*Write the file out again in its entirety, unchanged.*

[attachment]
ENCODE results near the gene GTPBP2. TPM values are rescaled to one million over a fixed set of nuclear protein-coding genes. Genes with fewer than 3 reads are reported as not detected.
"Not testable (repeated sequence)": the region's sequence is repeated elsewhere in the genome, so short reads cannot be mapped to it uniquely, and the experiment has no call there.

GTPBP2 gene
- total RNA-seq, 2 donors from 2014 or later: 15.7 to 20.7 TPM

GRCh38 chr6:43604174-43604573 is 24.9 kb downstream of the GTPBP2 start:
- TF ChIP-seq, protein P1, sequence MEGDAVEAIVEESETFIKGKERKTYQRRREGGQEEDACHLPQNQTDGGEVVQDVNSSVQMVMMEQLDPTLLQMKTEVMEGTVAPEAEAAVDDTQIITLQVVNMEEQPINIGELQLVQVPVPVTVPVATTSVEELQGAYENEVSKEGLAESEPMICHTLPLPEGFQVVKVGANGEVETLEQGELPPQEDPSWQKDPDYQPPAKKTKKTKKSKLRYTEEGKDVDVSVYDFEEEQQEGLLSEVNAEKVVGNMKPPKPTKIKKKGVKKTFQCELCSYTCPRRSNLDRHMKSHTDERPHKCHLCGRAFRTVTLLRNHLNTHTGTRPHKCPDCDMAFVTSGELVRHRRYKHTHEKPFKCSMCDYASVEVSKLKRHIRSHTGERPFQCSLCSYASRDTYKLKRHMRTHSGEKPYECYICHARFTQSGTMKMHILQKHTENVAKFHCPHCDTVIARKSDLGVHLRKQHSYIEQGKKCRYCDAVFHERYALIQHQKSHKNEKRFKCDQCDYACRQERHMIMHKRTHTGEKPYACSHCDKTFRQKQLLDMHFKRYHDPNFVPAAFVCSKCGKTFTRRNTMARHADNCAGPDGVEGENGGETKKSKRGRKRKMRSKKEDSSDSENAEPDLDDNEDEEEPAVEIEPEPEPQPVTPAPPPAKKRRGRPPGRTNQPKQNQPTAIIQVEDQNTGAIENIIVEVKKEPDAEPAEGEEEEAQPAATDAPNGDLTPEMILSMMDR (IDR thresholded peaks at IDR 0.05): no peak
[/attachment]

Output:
ENCODE results near the gene GTPBP2. TPM values are rescaled to one million over a fixed set of nuclear protein-coding genes. Genes with fewer than 3 reads are reported as not detected.
"Not testable (repeated sequence)": the region's sequence is repeated elsewhere in the genome, so short reads cannot be mapped to it uniquely, and the experiment has no call there.

GTPBP2 gene
- total RNA-seq, 2 donors from 2014 or later: 15.7 to 20.7 TPM

GRCh38 chr6:43604174-43604573 is 24.9 kb downstream of the GTPBP2 start:
- TF ChIP-seq, protein P1, sequence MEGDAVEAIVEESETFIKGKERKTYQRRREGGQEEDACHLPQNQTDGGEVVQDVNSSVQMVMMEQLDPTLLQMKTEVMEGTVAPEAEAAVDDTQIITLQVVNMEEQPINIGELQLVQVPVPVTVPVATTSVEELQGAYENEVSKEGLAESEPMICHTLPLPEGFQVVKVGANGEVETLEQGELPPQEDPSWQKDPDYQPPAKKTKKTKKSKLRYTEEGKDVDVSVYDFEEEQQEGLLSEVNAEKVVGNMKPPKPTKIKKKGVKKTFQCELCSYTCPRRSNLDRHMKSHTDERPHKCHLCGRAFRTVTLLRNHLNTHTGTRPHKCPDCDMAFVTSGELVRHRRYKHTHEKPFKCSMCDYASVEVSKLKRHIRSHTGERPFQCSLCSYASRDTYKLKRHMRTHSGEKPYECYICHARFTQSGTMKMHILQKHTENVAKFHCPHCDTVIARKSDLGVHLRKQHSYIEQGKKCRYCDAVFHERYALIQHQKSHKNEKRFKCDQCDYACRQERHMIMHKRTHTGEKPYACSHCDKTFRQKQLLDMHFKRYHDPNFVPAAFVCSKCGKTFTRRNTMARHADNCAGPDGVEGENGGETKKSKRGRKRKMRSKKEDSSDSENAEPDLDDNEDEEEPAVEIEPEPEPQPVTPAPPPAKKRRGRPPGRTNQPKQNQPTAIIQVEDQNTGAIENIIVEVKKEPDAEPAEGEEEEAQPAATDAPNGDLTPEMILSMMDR (IDR thresholded peaks at IDR 0.05): no peak